After the tube 70 is connected to the tube sheet 75, the through-hole forms a continuous channel, having a uniform radius, through both the tube sheet 75 and the tube 70. For simplicity of illustration, the tube sheet 75 is shown as including a single stub 76, however it should be understood that the tube sheet 75 may comprise a plurality of stubs similar to stub 76 in any of a number of directions of the tube sheet 75.

FIG. 8 illustrates a series of operations for mounting a heat transfer tube 70 or plurality of heat transfer tubes to a tube sheet 80 comprising a plurality of protruding stubs 76. At operation A, a portion 81 of the tube sheet 80 is milled or otherwise removed to form a protruding stub 76 having a height H corresponding to the portion 81 that is removed from the tube sheet 75. The overall thickness of the tube sheet 75 or ITP may initially be greater than conventional tube sheets to account for the removed portion 81.

The channel 88 that passes through the tube sheet is formed either before or after making the protruding stub 76. In one embodiment, the channel 88 is formed by machining a hole through the tube sheet 75. The channel 88 may be formed at a perpendicular angle to the tube sheet, or at an angle corresponding to a non-vertical mounting angle of the end of the tube 70.

The tube 70 may be mounted to the stub 76 so that one end 84 of the tube 70 faces a top edge 86 of the stub 76. In one embodiment, a mounting insert 85 is located between the end 84 of the tube 70 and the top edge 86 of the stub 76. The top edge 86 of the stub 76 is located above the upper face 82 of the tube sheet 75 from which the portion 81 was removed.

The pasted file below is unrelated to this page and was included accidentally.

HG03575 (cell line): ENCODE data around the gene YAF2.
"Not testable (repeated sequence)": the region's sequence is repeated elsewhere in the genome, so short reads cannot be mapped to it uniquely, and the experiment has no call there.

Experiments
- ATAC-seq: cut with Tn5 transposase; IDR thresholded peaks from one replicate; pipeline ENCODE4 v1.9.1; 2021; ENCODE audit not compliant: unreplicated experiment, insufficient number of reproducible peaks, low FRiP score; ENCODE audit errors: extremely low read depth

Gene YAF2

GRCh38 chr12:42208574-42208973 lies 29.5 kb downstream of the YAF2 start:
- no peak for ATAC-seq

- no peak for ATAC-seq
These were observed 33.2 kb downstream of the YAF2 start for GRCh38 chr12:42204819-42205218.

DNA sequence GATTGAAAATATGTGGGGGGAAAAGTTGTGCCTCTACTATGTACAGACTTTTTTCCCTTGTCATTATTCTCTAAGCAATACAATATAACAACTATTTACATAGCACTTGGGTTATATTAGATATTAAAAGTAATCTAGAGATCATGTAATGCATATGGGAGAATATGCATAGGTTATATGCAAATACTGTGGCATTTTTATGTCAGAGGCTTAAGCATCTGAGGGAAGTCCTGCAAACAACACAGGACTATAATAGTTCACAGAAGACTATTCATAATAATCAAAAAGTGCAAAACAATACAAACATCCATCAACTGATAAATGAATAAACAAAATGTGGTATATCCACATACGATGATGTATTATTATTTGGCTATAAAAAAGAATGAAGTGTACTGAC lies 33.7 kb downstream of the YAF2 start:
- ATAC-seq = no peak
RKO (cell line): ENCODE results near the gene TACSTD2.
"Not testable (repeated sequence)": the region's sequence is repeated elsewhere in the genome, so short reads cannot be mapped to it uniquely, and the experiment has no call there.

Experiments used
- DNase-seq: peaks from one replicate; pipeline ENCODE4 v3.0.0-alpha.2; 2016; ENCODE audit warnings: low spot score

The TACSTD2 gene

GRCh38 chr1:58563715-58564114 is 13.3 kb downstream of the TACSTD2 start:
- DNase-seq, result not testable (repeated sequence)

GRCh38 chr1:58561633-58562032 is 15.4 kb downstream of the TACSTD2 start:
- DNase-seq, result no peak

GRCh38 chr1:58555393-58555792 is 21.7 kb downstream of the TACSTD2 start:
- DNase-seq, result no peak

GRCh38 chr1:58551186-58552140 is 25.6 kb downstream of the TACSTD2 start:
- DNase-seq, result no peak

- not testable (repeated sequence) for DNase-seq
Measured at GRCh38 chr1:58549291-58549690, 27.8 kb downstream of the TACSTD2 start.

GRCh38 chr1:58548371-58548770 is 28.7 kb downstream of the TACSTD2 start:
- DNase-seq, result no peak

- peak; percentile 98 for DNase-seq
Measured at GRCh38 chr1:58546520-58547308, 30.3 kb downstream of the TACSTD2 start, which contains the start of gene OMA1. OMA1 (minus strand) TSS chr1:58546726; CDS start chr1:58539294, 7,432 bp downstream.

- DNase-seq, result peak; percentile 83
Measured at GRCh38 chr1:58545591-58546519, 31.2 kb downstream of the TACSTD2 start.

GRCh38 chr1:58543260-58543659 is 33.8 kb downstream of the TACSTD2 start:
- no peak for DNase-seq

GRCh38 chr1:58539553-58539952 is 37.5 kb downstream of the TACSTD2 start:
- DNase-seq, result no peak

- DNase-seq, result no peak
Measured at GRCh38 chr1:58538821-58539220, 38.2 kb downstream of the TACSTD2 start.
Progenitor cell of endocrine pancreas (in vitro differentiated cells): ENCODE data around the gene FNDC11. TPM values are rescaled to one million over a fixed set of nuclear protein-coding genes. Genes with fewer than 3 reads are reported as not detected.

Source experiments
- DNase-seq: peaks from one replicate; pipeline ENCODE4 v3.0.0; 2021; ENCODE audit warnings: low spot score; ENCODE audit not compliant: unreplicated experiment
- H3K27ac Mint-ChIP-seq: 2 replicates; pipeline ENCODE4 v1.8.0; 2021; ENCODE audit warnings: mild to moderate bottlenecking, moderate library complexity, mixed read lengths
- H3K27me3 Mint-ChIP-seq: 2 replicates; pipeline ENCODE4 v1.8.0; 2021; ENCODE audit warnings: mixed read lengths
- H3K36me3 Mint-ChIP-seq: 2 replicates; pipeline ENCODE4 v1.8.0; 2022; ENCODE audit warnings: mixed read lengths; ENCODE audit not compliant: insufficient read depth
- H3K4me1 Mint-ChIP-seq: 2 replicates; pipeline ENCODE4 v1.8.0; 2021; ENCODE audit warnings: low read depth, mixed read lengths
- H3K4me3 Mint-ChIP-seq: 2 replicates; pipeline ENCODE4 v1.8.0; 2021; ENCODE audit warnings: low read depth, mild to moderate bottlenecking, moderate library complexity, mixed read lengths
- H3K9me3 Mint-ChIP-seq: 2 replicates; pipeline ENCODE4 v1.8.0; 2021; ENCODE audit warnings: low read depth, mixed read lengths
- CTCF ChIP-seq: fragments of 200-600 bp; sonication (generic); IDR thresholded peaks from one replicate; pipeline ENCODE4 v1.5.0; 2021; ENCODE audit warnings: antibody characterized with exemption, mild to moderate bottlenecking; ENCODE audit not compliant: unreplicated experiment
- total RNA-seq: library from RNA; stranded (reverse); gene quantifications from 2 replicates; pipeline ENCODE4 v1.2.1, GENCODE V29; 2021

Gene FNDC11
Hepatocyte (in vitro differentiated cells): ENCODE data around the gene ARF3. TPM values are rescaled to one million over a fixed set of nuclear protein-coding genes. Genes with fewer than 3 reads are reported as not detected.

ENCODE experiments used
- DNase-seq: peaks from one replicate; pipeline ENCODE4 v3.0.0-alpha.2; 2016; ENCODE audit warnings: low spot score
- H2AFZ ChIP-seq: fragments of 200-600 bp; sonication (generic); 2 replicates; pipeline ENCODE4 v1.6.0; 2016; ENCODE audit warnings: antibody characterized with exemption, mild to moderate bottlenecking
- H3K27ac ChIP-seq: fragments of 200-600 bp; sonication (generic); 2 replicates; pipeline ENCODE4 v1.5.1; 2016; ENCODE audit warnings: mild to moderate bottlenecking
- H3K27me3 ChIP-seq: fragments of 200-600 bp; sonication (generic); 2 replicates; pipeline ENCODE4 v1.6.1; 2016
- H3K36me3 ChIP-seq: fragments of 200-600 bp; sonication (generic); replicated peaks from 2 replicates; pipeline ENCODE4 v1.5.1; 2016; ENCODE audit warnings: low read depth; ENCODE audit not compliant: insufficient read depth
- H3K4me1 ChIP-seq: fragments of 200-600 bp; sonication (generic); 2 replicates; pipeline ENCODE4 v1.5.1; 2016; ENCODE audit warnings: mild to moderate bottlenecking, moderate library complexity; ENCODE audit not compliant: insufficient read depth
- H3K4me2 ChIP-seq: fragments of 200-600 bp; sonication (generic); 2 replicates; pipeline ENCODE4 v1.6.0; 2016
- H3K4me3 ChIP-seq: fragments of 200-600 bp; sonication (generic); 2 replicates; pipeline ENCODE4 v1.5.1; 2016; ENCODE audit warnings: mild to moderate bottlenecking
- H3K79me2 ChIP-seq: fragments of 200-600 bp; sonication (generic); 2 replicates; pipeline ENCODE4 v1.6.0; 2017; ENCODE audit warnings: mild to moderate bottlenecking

At operation B, the tube 70 and stub 76 are aligned by locating the insert 85 between the stub 76 and the tube 70. The insert 85 may be configured to provide a gap between the tube 70 and the stub 76 that controls a placement or amount of welding. The insert 85 may also be configured to provide a backing plate for the weld, for example to avoid blowing a hole through the wall of the tube 70 and/or stub 76. The inner radius RT of the tube 70 is measured to the inner wall 77 of the tube 70. In one embodiment, the insert 85 has a through-hole having an inner radius RI that is smaller than the inner radius RT of the tube 70.

At operation C, The end 84 of the tube 70 is welded to the top edge 86 of the stub 76. The tube 70 may be electron beam (EB) or fusion welded to the stub 76. The welding material 83 may completely fill in the gap located between the end 84 of the tube 70 and the top edge 86 of the stub 76. An inner portion 87 of the insert 85 that is located in the channel 88 may be ground away or otherwise removed after welding the tube 70 to the stub 76, such that the channel 88 extends into the end of the welded tube 70 as a continuously smooth surface 89. Similarly, the inner radius RT of the tube 70 may be approximately equal to an inner radius of the stub 76 such that the channel 88 extends through both the stub 76 and the welded tube 70 having a common inner radius. The welded portion 83 of the channel may be as strong or stronger than the rest of the tube 70, and is considered to be a structural weld joint, as opposed to being merely a welding seal that is designed to prohibit liquid penetration. Of course, the welded portion 83 also prohibits any liquid from leaking through or between the joint.